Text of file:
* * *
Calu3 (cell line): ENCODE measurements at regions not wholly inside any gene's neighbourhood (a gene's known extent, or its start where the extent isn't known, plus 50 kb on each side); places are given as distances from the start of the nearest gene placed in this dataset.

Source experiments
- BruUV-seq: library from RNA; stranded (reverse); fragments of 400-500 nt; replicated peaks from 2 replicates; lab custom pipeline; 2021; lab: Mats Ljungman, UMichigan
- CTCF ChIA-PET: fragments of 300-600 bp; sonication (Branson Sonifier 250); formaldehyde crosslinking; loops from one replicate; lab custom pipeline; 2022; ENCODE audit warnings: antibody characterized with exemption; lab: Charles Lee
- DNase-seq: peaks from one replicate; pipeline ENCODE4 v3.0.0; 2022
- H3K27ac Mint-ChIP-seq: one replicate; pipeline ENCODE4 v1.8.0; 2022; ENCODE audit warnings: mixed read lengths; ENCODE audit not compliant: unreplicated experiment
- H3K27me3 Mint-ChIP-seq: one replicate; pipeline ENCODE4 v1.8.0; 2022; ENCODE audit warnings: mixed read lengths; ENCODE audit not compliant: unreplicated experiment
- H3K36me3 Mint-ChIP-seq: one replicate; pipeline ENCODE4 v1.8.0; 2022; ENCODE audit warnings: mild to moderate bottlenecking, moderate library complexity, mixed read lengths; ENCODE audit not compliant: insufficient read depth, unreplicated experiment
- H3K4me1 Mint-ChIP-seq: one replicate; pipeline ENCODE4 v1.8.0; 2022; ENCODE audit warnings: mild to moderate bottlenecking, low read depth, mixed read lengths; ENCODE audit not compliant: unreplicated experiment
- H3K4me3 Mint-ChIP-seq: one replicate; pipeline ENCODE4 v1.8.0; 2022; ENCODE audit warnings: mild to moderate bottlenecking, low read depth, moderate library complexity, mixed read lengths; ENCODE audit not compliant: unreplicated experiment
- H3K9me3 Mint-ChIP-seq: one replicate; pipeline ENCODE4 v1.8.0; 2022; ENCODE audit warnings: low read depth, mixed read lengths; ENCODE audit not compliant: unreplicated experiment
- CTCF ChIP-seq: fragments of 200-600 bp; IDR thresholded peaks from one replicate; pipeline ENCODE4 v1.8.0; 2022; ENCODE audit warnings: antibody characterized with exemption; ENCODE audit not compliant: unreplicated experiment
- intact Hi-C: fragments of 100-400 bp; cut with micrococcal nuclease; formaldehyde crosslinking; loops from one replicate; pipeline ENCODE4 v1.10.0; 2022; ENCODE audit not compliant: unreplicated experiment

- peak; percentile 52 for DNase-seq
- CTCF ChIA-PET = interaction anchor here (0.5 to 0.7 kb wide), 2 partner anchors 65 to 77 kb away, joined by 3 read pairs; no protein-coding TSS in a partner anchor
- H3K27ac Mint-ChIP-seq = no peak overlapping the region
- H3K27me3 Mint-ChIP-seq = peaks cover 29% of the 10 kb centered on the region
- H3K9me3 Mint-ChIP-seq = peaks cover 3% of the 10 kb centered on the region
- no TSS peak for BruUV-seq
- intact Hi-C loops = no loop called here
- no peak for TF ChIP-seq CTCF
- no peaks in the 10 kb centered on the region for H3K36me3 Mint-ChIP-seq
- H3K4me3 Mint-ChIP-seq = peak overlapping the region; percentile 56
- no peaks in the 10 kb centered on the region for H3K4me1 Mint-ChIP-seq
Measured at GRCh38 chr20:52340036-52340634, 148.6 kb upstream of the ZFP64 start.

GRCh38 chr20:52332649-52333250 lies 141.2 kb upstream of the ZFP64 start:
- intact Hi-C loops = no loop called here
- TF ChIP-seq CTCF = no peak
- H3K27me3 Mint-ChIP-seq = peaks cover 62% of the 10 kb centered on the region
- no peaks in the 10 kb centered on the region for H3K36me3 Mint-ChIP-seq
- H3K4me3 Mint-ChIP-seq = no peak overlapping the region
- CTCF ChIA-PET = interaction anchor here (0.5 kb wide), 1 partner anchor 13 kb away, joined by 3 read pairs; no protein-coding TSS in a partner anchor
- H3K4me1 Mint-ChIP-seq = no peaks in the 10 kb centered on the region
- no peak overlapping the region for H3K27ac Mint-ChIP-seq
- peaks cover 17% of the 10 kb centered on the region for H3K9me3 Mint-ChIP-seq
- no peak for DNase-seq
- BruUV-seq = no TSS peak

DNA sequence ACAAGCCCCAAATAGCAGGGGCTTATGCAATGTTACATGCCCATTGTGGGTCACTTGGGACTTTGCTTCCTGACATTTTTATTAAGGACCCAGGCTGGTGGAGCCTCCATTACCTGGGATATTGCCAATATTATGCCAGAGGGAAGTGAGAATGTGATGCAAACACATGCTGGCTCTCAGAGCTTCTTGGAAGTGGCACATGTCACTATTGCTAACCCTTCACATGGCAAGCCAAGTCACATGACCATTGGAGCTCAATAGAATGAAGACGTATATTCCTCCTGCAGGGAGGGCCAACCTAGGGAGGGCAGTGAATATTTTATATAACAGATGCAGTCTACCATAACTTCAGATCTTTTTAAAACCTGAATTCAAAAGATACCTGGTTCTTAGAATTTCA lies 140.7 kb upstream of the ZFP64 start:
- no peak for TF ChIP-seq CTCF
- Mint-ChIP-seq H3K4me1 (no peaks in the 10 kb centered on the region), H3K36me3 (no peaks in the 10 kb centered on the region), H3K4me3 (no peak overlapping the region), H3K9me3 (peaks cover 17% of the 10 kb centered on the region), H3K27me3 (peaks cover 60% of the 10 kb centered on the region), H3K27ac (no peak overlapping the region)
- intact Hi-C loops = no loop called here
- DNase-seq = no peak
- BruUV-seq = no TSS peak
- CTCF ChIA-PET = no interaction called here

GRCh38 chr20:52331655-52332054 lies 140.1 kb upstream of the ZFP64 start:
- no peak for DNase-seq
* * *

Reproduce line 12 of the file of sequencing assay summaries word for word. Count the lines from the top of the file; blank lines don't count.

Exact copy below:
- CTCF ChIP-seq: fragments of 200-600 bp; IDR thresholded peaks from one replicate; pipeline ENCODE4 v1.8.0; 2022; ENCODE audit warnings: antibody characterized with exemption; ENCODE audit not compliant: unreplicated experiment